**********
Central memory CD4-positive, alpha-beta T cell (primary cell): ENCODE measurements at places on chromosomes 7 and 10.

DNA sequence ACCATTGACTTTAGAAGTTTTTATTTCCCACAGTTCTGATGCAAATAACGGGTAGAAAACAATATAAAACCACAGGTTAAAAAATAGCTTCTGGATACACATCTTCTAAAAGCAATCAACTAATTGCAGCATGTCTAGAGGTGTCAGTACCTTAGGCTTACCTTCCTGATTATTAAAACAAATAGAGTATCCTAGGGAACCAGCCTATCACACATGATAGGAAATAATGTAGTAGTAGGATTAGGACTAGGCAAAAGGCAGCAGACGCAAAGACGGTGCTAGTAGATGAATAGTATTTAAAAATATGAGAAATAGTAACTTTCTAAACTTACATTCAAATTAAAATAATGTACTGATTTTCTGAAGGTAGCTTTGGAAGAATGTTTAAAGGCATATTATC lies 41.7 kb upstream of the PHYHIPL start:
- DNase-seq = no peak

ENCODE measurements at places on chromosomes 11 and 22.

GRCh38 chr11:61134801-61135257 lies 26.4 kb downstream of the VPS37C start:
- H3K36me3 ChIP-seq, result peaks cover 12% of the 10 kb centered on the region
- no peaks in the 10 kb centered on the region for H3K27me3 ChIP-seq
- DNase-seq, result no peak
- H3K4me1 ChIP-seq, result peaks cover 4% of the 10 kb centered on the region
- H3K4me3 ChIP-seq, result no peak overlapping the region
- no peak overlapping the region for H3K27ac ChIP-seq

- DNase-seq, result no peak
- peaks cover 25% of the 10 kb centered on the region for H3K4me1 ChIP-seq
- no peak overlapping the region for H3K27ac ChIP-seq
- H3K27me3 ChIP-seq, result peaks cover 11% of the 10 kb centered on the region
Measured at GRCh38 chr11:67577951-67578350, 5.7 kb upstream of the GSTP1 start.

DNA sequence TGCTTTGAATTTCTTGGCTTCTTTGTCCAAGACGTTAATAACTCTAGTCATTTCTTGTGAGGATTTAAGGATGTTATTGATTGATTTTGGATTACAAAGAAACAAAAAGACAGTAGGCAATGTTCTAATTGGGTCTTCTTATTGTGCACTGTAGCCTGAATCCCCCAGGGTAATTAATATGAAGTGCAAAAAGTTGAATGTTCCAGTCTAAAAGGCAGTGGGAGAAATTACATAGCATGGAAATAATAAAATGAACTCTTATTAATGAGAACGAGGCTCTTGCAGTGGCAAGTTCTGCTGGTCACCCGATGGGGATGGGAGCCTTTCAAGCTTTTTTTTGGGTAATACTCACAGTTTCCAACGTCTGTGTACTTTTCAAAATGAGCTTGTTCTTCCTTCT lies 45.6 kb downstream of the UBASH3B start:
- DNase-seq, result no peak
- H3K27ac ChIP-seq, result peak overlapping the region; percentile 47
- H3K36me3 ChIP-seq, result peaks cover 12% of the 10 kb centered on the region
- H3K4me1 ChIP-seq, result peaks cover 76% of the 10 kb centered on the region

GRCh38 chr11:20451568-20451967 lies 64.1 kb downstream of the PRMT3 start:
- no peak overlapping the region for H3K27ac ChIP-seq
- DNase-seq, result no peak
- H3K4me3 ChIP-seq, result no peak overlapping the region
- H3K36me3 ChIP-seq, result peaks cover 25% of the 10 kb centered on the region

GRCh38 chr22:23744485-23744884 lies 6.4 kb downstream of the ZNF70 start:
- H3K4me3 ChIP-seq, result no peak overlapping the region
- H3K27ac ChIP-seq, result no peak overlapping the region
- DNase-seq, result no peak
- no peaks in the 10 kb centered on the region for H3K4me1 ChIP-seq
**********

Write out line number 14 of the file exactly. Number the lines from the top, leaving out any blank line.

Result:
- no peak overlapping the region for H3K27ac ChIP-seq